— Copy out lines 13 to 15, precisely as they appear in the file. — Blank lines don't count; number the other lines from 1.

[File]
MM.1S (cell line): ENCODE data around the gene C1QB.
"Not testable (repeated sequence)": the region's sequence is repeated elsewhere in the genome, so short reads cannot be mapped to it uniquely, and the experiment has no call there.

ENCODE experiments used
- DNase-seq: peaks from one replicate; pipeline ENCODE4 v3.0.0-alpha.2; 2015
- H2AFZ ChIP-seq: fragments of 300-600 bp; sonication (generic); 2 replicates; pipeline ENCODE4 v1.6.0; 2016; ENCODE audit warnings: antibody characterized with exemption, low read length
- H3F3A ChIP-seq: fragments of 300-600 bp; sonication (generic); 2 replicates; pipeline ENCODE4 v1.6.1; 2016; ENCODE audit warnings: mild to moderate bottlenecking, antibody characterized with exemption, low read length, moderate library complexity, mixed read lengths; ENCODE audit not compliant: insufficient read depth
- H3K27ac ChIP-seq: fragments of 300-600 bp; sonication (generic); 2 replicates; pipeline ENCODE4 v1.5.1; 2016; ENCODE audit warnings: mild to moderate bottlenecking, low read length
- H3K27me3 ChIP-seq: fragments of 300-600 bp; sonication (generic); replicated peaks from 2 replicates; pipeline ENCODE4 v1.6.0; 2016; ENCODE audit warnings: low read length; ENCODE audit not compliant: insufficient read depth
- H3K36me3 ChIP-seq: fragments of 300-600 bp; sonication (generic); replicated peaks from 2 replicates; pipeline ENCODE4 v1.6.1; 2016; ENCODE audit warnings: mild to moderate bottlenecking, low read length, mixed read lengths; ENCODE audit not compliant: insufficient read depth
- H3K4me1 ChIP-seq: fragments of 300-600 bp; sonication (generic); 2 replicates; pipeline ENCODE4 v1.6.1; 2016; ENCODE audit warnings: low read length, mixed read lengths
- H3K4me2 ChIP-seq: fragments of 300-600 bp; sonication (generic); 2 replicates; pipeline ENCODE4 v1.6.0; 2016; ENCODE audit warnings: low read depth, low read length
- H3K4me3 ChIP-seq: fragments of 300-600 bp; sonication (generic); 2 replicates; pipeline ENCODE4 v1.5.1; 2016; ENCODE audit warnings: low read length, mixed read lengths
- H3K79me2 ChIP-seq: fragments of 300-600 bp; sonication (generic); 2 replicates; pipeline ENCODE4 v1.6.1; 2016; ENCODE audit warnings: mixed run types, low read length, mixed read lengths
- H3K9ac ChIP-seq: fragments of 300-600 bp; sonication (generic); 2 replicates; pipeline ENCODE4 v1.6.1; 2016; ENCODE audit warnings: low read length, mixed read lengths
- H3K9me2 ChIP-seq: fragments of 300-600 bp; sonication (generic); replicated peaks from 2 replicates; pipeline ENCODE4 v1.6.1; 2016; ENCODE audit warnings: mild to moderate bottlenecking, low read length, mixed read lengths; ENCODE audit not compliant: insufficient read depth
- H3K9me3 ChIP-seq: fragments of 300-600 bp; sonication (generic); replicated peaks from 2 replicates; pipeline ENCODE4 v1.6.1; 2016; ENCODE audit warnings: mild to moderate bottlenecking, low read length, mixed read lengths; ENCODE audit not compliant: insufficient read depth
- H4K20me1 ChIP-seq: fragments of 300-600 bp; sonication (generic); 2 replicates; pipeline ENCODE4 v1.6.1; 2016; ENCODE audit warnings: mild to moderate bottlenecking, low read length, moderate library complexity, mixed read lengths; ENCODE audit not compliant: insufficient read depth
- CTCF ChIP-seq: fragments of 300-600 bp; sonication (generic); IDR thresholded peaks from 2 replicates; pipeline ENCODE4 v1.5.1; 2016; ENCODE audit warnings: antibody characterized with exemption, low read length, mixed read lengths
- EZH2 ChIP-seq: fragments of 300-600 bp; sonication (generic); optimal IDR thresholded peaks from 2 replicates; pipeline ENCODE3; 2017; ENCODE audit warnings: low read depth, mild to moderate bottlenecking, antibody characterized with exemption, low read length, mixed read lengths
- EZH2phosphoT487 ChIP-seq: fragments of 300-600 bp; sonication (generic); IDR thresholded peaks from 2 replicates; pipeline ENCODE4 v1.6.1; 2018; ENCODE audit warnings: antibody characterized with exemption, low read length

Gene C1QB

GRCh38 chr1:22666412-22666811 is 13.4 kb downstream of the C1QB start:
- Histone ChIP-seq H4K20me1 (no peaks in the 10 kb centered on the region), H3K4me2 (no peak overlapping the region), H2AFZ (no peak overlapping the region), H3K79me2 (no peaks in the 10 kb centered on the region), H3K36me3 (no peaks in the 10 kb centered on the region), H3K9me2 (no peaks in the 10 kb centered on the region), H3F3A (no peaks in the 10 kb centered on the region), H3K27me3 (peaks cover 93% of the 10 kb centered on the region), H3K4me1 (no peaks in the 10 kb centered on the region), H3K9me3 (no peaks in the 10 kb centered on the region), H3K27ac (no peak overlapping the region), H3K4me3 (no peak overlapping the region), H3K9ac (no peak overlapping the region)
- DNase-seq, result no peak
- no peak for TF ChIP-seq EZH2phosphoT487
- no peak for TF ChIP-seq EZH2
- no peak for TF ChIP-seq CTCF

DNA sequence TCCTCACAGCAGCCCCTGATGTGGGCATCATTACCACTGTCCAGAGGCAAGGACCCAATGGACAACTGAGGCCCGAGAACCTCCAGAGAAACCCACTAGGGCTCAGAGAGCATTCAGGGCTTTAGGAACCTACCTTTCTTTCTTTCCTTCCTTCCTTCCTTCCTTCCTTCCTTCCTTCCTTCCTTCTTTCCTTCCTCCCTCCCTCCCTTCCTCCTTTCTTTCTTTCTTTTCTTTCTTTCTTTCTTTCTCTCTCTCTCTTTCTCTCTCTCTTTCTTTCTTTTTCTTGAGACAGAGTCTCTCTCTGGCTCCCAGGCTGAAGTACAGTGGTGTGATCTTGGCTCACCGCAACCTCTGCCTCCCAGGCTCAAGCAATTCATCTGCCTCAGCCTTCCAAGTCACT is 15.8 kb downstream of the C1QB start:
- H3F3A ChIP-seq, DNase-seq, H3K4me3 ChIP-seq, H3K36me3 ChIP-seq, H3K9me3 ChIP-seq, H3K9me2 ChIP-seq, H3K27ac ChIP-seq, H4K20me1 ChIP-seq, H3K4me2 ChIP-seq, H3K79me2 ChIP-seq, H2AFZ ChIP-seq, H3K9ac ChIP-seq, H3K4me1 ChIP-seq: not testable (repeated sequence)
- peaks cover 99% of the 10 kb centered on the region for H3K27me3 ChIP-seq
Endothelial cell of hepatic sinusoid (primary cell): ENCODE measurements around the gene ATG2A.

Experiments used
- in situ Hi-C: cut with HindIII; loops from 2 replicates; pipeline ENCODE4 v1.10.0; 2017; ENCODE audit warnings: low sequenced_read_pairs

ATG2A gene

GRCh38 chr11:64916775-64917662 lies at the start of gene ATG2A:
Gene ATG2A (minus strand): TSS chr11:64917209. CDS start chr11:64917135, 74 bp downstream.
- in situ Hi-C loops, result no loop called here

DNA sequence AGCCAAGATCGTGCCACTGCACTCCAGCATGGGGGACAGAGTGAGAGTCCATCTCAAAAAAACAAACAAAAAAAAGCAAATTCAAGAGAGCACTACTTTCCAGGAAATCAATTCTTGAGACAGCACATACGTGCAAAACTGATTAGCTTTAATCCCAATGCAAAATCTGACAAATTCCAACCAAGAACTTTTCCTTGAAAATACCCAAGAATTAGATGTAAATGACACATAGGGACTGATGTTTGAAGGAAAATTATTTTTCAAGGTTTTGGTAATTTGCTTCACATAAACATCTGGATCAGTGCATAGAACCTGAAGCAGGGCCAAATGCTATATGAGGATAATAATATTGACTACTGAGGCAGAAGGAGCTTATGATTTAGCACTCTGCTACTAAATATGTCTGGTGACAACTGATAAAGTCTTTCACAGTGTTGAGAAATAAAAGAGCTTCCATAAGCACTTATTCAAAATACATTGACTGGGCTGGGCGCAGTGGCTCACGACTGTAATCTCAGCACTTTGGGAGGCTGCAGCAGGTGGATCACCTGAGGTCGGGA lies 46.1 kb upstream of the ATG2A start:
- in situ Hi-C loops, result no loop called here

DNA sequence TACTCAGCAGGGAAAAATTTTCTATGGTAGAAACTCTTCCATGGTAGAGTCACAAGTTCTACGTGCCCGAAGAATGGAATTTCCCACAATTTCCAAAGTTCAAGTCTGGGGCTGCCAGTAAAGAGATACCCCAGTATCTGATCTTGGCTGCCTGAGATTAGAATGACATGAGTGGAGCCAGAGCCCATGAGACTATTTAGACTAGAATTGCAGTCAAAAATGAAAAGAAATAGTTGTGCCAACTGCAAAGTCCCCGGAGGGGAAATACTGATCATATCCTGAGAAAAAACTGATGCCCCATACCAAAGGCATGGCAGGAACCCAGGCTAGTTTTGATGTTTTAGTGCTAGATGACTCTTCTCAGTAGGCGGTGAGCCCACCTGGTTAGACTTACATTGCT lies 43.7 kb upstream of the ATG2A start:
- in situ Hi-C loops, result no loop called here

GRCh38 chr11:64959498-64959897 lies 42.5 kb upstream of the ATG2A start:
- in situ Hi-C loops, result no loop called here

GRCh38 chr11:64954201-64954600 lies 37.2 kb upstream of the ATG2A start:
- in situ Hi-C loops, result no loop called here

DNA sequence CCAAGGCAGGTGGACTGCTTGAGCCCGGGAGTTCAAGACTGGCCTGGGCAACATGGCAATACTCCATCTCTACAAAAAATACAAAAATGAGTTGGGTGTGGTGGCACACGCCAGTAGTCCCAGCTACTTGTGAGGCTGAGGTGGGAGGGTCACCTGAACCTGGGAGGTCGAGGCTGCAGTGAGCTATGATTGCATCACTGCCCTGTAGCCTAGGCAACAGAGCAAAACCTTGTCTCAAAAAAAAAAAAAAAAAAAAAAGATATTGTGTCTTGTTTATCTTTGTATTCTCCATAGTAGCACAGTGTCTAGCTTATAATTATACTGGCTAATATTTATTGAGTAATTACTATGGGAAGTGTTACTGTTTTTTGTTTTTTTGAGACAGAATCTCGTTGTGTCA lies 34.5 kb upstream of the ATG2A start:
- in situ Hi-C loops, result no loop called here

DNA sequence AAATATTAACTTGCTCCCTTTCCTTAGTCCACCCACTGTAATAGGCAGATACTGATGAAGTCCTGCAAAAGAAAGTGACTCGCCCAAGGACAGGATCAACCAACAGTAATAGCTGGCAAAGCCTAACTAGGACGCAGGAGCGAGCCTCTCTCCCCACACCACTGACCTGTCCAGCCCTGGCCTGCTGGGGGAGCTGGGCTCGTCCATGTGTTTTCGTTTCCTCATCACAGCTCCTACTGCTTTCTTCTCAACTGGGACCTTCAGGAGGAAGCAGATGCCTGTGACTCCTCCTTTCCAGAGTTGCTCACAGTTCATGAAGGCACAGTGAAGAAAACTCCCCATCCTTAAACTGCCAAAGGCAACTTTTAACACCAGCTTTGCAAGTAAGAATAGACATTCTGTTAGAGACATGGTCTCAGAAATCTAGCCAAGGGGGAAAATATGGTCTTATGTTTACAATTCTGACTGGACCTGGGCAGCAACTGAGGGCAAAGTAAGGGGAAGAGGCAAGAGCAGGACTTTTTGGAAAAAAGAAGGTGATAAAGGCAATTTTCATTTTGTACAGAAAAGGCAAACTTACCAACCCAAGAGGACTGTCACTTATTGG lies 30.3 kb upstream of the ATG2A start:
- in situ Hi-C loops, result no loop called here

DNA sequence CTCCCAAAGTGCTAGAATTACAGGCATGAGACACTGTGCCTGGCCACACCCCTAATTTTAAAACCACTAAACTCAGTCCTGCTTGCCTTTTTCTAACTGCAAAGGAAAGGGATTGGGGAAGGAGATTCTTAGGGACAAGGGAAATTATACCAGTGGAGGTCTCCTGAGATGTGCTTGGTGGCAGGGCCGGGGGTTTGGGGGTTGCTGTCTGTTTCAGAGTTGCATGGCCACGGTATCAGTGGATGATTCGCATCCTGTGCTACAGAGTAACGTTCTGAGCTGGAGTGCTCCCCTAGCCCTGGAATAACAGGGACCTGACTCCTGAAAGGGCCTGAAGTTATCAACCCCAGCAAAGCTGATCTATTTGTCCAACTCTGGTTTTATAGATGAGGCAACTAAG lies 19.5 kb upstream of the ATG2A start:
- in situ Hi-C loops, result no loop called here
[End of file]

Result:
- H3K79me2 ChIP-seq: fragments of 300-600 bp; sonication (generic); 2 replicates; pipeline ENCODE4 v1.6.1; 2016; ENCODE audit warnings: mixed run types, low read length, mixed read lengths
- H3K9ac ChIP-seq: fragments of 300-600 bp; sonication (generic); 2 replicates; pipeline ENCODE4 v1.6.1; 2016; ENCODE audit warnings: low read length, mixed read lengths
- H3K9me2 ChIP-seq: fragments of 300-600 bp; sonication (generic); replicated peaks from 2 replicates; pipeline ENCODE4 v1.6.1; 2016; ENCODE audit warnings: mild to moderate bottlenecking, low read length, mixed read lengths; ENCODE audit not compliant: insufficient read depth